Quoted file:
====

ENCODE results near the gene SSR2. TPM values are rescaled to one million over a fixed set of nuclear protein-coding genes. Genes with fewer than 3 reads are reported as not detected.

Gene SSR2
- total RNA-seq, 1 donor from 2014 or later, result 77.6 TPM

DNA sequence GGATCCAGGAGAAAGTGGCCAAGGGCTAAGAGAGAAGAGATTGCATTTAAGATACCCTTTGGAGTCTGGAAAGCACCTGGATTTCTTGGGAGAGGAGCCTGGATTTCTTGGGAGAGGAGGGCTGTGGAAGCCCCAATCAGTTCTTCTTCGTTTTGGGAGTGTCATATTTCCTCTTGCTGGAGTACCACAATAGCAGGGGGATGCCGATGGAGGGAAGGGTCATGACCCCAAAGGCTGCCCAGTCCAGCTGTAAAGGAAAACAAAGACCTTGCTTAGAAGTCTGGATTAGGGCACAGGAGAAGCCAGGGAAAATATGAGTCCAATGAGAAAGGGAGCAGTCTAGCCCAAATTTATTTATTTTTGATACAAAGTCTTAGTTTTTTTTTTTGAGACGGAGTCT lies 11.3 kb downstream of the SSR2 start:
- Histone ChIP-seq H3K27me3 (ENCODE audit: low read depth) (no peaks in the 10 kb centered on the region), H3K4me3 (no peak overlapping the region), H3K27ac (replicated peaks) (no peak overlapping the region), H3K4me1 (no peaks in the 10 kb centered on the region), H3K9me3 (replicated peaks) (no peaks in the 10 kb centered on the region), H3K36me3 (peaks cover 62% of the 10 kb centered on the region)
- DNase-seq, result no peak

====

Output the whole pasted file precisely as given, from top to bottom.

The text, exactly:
ENCODE results near the gene SSR2. TPM values are rescaled to one million over a fixed set of nuclear protein-coding genes. Genes with fewer than 3 reads are reported as not detected.

Gene SSR2
- total RNA-seq, 1 donor from 2014 or later, result 77.6 TPM

DNA sequence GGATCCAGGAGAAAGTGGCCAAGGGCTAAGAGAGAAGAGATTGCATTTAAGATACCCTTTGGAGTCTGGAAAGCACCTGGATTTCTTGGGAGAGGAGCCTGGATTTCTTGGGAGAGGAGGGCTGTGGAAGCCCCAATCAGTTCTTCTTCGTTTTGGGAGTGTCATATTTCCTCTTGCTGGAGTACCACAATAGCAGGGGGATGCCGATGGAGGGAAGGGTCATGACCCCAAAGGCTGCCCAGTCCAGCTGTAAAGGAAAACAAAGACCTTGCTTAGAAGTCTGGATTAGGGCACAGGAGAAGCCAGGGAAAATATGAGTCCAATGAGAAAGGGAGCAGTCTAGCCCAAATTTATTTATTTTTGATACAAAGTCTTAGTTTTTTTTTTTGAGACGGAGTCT lies 11.3 kb downstream of the SSR2 start:
- Histone ChIP-seq H3K27me3 (ENCODE audit: low read depth) (no peaks in the 10 kb centered on the region), H3K4me3 (no peak overlapping the region), H3K27ac (replicated peaks) (no peak overlapping the region), H3K4me1 (no peaks in the 10 kb centered on the region), H3K9me3 (replicated peaks) (no peaks in the 10 kb centered on the region), H3K36me3 (peaks cover 62% of the 10 kb centered on the region)
- DNase-seq, result no peak